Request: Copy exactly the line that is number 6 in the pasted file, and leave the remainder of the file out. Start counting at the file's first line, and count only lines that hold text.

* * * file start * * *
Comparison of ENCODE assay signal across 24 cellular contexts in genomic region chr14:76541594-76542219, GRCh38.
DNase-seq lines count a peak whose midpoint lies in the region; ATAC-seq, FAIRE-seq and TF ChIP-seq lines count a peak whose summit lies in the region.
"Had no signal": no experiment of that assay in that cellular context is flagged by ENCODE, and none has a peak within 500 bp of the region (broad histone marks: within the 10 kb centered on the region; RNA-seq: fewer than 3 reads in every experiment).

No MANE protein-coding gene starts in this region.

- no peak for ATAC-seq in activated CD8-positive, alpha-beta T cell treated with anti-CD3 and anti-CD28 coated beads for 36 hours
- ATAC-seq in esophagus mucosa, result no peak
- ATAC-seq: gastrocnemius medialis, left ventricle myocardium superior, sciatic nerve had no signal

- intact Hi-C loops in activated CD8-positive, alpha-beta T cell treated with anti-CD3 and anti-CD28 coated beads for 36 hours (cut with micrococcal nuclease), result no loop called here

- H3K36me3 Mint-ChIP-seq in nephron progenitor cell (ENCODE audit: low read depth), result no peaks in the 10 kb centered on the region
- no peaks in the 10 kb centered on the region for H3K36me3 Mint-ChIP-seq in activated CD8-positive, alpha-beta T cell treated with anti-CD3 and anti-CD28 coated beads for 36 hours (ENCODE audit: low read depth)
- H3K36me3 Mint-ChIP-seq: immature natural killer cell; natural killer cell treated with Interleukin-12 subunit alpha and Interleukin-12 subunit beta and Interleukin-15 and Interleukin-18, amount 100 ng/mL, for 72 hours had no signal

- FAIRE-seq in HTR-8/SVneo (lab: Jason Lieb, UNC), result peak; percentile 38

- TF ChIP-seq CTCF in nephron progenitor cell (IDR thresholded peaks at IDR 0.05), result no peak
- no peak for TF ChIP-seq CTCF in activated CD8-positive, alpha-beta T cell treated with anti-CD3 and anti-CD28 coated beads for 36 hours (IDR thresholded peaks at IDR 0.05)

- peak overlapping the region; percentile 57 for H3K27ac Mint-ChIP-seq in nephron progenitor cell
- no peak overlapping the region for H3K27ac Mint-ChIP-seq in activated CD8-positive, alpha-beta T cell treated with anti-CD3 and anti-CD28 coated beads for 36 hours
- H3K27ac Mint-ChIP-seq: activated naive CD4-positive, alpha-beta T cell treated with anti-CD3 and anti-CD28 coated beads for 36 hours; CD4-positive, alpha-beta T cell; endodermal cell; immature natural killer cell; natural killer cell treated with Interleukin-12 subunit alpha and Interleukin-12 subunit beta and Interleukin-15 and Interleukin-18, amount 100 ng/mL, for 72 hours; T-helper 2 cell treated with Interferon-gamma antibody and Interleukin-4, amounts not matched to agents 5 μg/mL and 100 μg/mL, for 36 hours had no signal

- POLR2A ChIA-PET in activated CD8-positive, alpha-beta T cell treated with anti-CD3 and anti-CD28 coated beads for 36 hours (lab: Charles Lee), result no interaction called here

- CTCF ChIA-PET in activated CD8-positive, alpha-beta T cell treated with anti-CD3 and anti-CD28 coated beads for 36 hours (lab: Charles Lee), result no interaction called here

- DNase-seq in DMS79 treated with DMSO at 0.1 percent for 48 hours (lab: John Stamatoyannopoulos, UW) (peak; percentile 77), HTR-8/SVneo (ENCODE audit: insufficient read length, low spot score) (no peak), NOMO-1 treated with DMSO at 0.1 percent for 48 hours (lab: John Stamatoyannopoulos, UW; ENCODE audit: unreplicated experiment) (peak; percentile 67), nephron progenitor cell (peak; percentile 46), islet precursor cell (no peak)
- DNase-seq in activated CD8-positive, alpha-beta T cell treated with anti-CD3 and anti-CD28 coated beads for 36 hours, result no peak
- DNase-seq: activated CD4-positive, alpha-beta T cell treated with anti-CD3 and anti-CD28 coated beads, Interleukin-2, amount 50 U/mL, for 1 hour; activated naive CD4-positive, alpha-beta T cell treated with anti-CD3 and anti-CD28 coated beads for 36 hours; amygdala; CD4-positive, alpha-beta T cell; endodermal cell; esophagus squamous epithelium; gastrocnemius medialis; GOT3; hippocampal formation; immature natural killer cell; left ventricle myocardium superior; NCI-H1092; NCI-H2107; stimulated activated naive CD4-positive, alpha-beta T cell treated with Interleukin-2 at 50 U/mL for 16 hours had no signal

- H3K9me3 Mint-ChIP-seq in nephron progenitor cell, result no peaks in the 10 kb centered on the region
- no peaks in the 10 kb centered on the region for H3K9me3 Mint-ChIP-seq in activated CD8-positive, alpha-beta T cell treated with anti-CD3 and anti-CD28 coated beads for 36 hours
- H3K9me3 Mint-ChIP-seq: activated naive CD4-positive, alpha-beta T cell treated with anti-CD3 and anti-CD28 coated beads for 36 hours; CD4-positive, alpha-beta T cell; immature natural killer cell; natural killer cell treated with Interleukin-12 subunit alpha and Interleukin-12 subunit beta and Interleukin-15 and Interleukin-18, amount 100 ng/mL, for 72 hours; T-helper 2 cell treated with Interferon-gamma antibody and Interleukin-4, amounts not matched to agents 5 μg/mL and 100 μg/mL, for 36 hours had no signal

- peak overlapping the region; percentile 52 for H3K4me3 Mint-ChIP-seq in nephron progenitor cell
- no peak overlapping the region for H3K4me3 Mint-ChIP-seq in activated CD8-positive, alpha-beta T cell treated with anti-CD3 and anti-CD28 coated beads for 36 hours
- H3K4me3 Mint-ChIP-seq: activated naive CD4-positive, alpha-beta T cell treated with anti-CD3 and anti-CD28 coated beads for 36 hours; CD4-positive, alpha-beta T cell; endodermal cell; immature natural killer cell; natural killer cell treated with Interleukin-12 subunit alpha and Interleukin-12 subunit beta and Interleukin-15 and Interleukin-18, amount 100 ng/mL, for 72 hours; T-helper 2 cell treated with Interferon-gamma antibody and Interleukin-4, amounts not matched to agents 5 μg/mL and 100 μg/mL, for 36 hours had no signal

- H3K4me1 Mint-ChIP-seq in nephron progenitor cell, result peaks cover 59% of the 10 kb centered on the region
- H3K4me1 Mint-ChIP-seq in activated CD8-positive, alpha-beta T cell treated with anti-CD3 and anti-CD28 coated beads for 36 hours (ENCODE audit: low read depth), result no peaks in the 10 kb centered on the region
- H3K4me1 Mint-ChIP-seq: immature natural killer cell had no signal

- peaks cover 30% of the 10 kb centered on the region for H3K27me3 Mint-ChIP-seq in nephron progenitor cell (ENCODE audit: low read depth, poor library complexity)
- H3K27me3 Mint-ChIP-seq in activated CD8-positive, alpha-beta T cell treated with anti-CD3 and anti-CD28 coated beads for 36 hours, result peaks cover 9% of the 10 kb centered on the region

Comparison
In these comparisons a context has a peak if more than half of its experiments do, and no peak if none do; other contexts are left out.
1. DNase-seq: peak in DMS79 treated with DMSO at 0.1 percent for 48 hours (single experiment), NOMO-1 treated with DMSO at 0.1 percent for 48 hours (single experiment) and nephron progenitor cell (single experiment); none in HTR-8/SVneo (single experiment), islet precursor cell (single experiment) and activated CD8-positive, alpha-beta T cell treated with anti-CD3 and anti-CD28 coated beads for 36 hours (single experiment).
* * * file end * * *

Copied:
- ATAC-seq in esophagus mucosa, result no peak